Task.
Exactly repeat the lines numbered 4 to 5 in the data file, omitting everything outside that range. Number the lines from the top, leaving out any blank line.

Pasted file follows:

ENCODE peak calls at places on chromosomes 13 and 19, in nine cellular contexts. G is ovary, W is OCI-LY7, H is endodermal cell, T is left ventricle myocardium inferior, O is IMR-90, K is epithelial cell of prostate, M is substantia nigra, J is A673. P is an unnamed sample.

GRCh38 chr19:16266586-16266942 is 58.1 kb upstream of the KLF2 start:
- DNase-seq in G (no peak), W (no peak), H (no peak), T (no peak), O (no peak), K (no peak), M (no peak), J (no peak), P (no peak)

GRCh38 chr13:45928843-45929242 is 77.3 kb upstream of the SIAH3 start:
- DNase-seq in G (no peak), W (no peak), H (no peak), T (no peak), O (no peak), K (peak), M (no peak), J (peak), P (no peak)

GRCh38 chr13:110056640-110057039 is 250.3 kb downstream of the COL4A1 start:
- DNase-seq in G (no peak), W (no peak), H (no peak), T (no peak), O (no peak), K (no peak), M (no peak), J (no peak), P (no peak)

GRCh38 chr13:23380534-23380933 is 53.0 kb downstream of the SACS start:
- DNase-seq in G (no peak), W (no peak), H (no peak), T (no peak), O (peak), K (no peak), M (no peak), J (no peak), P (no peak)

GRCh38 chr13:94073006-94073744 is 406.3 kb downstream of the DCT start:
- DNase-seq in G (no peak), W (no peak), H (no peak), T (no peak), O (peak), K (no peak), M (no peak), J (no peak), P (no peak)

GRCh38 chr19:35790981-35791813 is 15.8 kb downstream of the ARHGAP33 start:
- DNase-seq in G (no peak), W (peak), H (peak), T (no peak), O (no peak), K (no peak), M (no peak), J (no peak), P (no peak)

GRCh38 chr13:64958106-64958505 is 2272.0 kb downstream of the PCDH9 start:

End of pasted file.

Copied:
GRCh38 chr13:45928843-45929242 is 77.3 kb upstream of the SIAH3 start:
- DNase-seq in G (no peak), W (no peak), H (no peak), T (no peak), O (no peak), K (peak), M (no peak), J (peak), P (no peak)